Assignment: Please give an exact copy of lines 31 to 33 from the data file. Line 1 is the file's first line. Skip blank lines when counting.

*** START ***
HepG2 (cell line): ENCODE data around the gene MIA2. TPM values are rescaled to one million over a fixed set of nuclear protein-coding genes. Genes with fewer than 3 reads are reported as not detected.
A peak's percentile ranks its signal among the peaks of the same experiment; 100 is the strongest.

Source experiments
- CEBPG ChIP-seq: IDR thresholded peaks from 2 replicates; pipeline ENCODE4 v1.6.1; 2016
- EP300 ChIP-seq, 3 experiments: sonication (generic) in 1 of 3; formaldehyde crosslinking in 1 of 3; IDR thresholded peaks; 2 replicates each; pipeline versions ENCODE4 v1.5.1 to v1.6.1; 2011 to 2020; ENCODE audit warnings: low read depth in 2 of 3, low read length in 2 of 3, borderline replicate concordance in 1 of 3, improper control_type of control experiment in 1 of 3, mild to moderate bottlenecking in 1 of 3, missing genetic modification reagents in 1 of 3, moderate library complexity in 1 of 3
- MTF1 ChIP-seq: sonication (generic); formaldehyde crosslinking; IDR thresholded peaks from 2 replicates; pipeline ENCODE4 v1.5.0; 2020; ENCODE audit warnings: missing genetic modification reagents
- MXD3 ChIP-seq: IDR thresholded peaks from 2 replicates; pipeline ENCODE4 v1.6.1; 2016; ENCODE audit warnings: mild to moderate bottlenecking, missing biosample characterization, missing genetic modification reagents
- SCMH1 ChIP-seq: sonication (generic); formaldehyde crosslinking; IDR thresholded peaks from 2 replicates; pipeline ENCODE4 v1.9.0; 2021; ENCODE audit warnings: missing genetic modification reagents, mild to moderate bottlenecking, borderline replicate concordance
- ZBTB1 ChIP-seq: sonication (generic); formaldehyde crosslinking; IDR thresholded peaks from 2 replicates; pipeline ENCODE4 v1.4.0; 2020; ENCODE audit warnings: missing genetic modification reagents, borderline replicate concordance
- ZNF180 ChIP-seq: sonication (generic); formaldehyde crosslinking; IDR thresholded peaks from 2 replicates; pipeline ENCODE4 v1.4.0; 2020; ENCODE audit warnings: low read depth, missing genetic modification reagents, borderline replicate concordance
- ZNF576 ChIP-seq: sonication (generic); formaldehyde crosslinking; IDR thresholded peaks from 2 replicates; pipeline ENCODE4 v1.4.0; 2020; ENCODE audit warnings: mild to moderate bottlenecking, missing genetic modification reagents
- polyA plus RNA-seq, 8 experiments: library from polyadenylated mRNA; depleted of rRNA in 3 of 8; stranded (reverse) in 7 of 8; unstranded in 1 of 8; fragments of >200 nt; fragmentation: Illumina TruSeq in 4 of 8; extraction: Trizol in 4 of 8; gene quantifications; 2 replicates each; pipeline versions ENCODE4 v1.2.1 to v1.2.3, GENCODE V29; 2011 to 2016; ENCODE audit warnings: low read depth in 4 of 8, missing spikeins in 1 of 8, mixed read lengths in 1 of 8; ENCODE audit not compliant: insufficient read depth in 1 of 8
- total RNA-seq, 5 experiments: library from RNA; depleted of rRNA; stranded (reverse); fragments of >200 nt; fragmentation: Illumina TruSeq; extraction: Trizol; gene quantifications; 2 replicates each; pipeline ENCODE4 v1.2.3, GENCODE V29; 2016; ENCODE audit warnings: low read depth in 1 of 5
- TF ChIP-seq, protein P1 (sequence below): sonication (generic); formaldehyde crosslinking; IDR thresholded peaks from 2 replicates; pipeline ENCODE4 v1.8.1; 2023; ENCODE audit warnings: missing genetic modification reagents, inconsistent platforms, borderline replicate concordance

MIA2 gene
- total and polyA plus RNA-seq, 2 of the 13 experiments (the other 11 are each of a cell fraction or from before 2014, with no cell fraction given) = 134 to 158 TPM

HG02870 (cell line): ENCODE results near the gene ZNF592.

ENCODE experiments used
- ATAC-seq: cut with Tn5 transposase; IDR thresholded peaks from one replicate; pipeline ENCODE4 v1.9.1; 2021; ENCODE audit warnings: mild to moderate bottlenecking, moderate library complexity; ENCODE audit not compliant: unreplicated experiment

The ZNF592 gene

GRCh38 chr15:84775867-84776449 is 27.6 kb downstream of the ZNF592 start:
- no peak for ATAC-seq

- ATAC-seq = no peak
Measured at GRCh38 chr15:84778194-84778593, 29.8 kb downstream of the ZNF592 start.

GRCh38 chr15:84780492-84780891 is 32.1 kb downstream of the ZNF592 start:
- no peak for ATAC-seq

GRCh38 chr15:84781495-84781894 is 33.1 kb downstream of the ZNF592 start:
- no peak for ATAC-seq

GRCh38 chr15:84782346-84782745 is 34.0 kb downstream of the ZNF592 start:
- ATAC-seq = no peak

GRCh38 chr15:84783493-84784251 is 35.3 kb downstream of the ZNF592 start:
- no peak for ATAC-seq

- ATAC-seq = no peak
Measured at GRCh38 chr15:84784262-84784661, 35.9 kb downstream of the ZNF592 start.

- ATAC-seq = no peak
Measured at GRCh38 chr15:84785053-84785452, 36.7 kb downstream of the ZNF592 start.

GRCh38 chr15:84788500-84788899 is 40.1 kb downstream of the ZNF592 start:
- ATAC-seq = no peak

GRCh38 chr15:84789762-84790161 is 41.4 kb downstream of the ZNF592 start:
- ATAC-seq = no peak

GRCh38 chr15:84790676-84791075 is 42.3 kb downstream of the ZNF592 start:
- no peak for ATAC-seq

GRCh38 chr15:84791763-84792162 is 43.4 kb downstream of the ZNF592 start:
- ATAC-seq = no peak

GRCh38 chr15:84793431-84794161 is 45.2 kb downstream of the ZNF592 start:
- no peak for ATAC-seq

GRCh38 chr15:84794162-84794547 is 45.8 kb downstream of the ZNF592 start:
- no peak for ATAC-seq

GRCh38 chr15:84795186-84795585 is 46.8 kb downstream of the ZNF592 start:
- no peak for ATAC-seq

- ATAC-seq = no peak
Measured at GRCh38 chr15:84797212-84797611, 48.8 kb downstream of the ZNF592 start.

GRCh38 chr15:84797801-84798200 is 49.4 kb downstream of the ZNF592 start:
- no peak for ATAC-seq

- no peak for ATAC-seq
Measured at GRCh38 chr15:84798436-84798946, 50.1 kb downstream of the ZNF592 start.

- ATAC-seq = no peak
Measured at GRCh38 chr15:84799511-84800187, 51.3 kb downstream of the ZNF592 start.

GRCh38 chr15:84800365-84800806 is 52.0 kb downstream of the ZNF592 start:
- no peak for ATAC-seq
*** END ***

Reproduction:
GRCh38 chr15:84783493-84784251 is 35.3 kb downstream of the ZNF592 start:
- no peak for ATAC-seq

- ATAC-seq = no peak